100% this: “I have some dumb idealistic conviction that every awkward, heterodox, contradictory truth adds up to create a larger, truer picture of the world.”
I am not from NY, so maybe locals see it differently, but I am pleased to see a community push back against subsidies to a massive company that does not need them. I just hope that Amazon finds the same opposition everywhere else, and learns how to be a good citizen of the communities where it operates.
It’s raining here, and wind is rattling the windows of my office. Inside, I am listening again to an excellent Spotify playlist titled “Queer Composers.” If you appreciate classical music, or you are just interested in a great variety of sonic beauty, check it out: https://open.spotify.com/user/spotify/playlist/37i9dQZF1DX75gMjYMWCsk?si=qe0b77DwSSSVtJB85KbWLQ
If you are interested in better understanding the problem of waste and recycling, and how to live sustainably, I highly recommend this episode of the podcast 99% Invisible that came out yesterday: https://99percentinvisible.org/episode/national-sword/
About 20 years ago I left the fundamentalist faith of my upbringing, slipped briefly through liberal Christianity, nearly went to seminary, and then spent about 15 years on a transit of atheist to humanist to “just human person.” I am dissatisfied by every perspective I have ever tried on. But life happens on the ground. So a few years ago, with my wife (who is on a different path), I joined a progressive UCC congregation. Are there others here with a similar kind of story?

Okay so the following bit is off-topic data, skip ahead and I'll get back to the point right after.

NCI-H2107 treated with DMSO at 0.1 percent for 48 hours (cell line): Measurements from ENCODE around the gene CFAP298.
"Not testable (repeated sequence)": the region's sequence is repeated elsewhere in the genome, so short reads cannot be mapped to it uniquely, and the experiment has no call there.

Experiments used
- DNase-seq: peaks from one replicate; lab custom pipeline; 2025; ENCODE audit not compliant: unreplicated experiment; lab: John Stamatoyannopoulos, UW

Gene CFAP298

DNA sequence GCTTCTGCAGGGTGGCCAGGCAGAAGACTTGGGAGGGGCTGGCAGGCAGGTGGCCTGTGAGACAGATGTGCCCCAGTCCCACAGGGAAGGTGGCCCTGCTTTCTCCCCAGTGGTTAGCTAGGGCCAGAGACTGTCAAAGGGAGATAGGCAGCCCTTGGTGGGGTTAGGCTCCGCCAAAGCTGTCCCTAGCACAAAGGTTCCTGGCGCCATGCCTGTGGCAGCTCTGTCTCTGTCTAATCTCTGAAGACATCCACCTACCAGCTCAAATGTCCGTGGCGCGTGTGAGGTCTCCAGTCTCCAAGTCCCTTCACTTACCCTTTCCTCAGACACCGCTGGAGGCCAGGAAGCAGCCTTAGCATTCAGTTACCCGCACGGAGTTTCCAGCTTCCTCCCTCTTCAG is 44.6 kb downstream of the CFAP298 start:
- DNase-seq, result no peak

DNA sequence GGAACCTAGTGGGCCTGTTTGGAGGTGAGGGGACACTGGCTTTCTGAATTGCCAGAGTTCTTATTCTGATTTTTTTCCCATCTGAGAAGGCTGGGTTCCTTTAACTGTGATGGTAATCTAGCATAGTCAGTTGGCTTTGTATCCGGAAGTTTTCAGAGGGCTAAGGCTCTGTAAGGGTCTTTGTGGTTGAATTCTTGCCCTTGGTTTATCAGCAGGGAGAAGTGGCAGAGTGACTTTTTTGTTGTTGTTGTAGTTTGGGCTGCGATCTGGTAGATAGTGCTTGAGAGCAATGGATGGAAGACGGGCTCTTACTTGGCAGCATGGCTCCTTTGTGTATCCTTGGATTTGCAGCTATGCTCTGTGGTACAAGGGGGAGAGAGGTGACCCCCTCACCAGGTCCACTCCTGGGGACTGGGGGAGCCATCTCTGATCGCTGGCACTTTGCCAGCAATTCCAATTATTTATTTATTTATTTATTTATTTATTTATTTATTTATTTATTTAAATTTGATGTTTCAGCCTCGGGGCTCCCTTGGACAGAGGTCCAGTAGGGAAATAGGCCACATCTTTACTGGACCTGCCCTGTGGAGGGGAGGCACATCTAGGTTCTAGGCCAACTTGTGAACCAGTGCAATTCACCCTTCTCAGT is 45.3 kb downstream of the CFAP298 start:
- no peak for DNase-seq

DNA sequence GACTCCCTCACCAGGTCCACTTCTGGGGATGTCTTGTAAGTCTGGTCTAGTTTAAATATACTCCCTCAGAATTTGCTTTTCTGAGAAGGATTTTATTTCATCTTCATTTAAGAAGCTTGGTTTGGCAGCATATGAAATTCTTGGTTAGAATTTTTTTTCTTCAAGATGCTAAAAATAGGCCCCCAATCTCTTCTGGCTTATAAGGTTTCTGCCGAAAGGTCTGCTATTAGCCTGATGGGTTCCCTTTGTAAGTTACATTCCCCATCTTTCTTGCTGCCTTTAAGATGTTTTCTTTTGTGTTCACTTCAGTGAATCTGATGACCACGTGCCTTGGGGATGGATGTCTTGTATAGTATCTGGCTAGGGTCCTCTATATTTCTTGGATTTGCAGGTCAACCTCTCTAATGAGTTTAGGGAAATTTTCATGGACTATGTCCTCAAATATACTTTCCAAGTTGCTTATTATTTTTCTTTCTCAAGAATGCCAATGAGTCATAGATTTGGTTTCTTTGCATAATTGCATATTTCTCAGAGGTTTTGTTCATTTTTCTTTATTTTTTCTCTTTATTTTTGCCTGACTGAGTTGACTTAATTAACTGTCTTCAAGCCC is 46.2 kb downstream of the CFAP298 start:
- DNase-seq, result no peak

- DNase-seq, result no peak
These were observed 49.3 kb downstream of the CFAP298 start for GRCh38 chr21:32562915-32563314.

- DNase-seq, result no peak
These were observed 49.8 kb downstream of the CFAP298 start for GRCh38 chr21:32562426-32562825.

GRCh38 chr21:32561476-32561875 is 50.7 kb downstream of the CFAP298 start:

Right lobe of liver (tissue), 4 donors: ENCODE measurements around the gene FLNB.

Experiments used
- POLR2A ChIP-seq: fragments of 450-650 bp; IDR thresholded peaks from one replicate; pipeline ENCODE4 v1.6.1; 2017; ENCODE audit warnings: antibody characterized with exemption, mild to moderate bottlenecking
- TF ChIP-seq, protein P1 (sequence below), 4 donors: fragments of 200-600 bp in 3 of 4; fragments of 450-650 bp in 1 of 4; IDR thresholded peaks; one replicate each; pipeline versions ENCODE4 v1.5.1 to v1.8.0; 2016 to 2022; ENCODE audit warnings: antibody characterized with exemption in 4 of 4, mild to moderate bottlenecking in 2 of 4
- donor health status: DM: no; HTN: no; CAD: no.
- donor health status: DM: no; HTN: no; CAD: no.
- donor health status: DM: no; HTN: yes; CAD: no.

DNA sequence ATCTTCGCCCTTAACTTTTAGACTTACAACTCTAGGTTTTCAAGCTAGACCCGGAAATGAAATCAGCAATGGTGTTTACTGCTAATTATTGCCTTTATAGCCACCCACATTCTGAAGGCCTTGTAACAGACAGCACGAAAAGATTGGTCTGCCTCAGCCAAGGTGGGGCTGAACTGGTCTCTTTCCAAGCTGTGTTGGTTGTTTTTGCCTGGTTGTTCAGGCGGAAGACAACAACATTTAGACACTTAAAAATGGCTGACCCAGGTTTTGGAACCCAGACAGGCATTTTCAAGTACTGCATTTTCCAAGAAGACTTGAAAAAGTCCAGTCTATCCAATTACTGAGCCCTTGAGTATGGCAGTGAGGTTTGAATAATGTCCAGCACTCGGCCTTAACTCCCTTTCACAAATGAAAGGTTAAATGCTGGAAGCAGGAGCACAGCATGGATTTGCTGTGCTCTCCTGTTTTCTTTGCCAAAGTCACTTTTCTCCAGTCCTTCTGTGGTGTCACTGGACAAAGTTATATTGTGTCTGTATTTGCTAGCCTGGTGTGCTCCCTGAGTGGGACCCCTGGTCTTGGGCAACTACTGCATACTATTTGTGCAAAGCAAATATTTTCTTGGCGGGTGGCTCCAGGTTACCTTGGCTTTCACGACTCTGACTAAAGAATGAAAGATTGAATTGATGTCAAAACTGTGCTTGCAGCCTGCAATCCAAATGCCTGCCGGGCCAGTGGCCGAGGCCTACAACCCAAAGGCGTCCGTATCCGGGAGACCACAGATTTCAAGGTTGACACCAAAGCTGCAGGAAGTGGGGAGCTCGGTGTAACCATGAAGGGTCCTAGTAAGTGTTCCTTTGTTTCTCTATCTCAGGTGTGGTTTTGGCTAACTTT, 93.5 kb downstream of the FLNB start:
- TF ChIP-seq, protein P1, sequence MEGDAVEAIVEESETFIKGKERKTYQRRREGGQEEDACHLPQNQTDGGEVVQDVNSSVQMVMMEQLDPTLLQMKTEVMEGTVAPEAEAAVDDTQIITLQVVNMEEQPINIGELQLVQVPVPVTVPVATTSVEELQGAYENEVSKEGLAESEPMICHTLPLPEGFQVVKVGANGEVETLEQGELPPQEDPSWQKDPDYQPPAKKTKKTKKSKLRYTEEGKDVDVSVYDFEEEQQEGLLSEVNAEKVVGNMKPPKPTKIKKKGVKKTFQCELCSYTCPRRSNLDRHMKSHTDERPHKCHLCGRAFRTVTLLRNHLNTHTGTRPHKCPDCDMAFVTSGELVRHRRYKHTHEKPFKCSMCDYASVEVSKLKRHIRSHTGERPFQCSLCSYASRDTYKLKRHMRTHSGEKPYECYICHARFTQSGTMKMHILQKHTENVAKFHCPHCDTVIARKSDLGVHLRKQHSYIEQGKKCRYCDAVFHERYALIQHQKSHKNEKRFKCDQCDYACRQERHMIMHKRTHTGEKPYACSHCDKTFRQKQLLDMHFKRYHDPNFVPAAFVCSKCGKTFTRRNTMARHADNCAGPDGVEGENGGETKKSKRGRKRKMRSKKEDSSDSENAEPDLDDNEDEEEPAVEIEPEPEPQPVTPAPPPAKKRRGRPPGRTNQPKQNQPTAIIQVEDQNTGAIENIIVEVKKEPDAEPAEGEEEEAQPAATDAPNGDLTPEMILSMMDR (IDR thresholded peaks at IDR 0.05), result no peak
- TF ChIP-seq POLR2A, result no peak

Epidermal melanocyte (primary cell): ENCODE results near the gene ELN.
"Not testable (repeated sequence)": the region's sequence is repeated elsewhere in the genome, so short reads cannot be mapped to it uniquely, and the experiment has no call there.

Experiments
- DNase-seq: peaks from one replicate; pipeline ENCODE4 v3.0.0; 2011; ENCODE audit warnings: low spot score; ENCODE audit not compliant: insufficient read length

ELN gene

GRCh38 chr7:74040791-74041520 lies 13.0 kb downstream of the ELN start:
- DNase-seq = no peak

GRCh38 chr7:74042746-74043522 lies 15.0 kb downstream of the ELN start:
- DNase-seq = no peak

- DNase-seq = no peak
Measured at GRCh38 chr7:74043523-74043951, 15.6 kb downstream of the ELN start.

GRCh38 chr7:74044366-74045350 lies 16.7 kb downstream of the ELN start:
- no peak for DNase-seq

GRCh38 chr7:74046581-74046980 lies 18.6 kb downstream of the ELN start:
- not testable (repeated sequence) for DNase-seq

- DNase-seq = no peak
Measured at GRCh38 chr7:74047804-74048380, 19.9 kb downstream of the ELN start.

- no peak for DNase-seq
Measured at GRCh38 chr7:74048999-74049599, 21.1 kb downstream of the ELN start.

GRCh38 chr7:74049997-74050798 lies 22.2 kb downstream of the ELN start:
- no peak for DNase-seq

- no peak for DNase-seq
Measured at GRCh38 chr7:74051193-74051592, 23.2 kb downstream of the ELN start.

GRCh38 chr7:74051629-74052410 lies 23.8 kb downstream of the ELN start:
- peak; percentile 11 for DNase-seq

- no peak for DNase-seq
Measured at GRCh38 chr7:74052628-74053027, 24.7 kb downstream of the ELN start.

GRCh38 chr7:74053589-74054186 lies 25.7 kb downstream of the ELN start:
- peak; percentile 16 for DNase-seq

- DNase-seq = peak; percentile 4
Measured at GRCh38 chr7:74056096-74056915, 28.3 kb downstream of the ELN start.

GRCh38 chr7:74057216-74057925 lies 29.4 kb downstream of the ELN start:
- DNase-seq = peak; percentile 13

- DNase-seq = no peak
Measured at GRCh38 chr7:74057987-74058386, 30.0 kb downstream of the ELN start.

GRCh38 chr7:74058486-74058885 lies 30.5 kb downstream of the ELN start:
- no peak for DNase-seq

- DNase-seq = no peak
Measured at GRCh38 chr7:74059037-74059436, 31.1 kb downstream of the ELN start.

Has anybody here read Mary-Jane Rubenstein’s recent book Pantheologies? I would count it among the books that have significantly altered my perception of the world. But I was ultimately dissatisfied—the book is more an excavation of the history of an idea and its critics (which is fine) than it is an attempt to apply that idea rigorously. I am wondering whether anybody who has read it might recommend another book that takes seriously the idea of pantheism for application in life.
I’m trying to figure out what “worship” is. I think it certainly is not a cognitivized process of propositional reinforcement, as often caricatured by skeptics. It resonates with me more in an aesthetic register, and the formative parts are less about the notional content of whatever words are used—although it also seems that it cannot just be any words, or any notions. I trust someone else has been down this path, and I curious what you have found.
After listening to the transitions episode, I thought I would give this a try. I miss the days of Web 1.0, and blogging, before everything got juiced into perpetual crises by intrusive algorithms. Looking forward to something better here, and people being better people. Going to try and start blogging again, too. Maybe the interwebs can be fun again?
This is an instance for folks who follow The Liturgists Podcast, The Alien Podcast, and other things The Liturgists create.